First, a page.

Courgettes (or zucchini) are an easy to grow and highly rewarding plant for both beginners and experts in the garden. Read on for a comprehensive guide on how to grow courgettes in pots.

homegrown courgettes

Types of Courgettes

Courgettes come in both climbing and bush varieties. This guide will focus on the bush variety as these are ideal for growing in pots and do not need any support. Climbing varieties can be much trickier to grow and do require support.


Courgettes are best started off inside as they can be very sensitive to frost. This is best done in late April, although any time between late April and early June would be fine. Two grow courgettes plants will be enough to produce plenty of courgettes for most families although you will want to sow more as not every seed will germinate and you will want to dispose of weaker plants. 

Step 1: First fill a 7.7cm (3’’) pot with firmly packed all purpose compost. Plant the seed roughly 1.25cm (½’’) deep. Make sure to do this edge on because the large flat seed can collect moisture on its surface which would cause rot.

Step 2: Place these pots in a propagator or tray to help them germinate. Ensure this gets plenty of light, a windowsill is an ideal location for this.

Step 3: Keep the compost warm and moist but do not overwater.

Step 4: Once you see a small shoot you can be certain germination has occurred. This should take between 1 and 2 weeks.

Step 5: Once germination has occurred you can remove them from the propagator or tray.

Follow these steps on how to grow courgettes in pots to start, read on to learn how to maintain the health of your new seeds.


Before planting in a larger pot outside, the plant will need to be acclimatised or /’hardened off’. There are multiple ways to do this:

Cloches and Cold Frames

The best way would be to use a cloche or cold frame. These allow the plant to slowly get used to outdoor conditions while remaining well sheltered. Keep the plant in a cloche or cold frame for around a week for it to be acclimatised properly.

Without A Cloche or Cold Frame

If you do not want to use a cloche then you will need to gradually move the plant in and outside over the course of a week. Leave outside during the day in a sheltered spot and bring inside during the night. Avoid doing this on cold or windy days as the courgette plant is very sensitive at this stage.


Once the last frost has definitely passed (this will usually be in early June) and the roots have filled your small pot,  you can move your courgette plants into a large pot (45cm/18’’ diameter minimum). 

  • Fill the pot with a mixture of compost and soil.
  • Dig out a hole roughly the size of the pot you used to sow the courgette plant.
  • Take the plant out of the small pot and place it in the hole, firmly pack the soil around it (here is a good time to add the pot and mulch mentioned later on in the watering section).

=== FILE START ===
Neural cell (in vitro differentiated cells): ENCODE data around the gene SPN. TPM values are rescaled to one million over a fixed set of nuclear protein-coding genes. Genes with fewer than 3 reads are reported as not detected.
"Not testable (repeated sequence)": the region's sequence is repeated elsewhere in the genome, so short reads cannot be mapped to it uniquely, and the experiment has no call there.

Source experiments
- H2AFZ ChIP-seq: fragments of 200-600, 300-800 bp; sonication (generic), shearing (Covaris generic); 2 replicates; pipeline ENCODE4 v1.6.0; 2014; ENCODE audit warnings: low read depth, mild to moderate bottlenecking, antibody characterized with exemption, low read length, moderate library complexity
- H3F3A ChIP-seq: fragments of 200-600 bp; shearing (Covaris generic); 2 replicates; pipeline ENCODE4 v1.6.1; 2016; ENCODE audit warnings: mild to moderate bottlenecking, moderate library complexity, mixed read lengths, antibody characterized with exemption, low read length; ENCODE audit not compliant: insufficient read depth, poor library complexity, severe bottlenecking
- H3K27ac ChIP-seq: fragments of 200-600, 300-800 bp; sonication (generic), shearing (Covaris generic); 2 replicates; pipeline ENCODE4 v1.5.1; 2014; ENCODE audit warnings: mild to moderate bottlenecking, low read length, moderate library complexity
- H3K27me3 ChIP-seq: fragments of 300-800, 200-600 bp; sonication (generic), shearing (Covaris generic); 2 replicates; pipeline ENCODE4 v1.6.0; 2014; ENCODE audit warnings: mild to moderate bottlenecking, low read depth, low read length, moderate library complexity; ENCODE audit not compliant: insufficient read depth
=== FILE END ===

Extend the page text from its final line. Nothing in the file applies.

• Place the pot in full sun (courgettes love a lot of sun and should get at least 6 hours of sun a day) with around 1m distance between each pot. Courgette plants grow surprisingly large and need space to get ventilation because they will get too damp if packed close together.

How Do You Care For a Courgette Plant?

Young Courgettes

Young courgette plants can be vulnerable to frost, wind and slugs. To protect them from the cold you can use a cloche. To protect them from slugs and snails there are a variety of options such as slug killer and slug tape.



Courgettes need watering on a regular basis to keep the soil moist. You might want to add a layer of mulch on top of the soil to retain this moisture. When watering the plant, avoid watering on to the plant, keep the water at the base of the plant. A handy trick for this is to place a small pot in the soil around the base of the plant and fill that when watering.


Once the fruit has begun to swell, you should feed your courgette plant once every 1-2 weeks with tomato feed or another high potassium liquid fertiliser.


Courgettes can be pruned. You might want to do this with the oldest and largest leaves to prevent it covering other plants with shade. You should also remove any sickly or damaged fruits to prevent the spread of mildew or grey mould.

Preventing common problems with courgettes

The following are common problems and solutions you may encounter when growing courgettes:


  • Not fruiting – a courgette may not fruit if it is only producing male flowers (female flowers have swelling around the base where a young fruit is growing, males do not). It will usually produce only male flowers at first but will begin to produce female flowers after a week or two. If this does not happen it might be a sign that the plant is not getting enough water. A courgette plant will also not fruit if it is not being pollinated. This should happen eventually but you can manually pollinate them by brushing a male flowers stigma and then brushing a female flowers stigma. 
  • Grey mould, powdery mildew and rot – these can all happen due to humid and moist weather. Cut away any affected areas and make sure your pots are properly spaced apart from each other.

Harvesting Courgettes

You can harvest the male flowers early on. These are considered a delicacy and can be stuffed, roasted and even deep fried. 


Harvest the courgettes themselves while they are young (around 10cm/4’). This will encourage the plant to grow more and you will get less watery courgettes. To harvest, just remove the courgette by slicing it off with a sharp knife.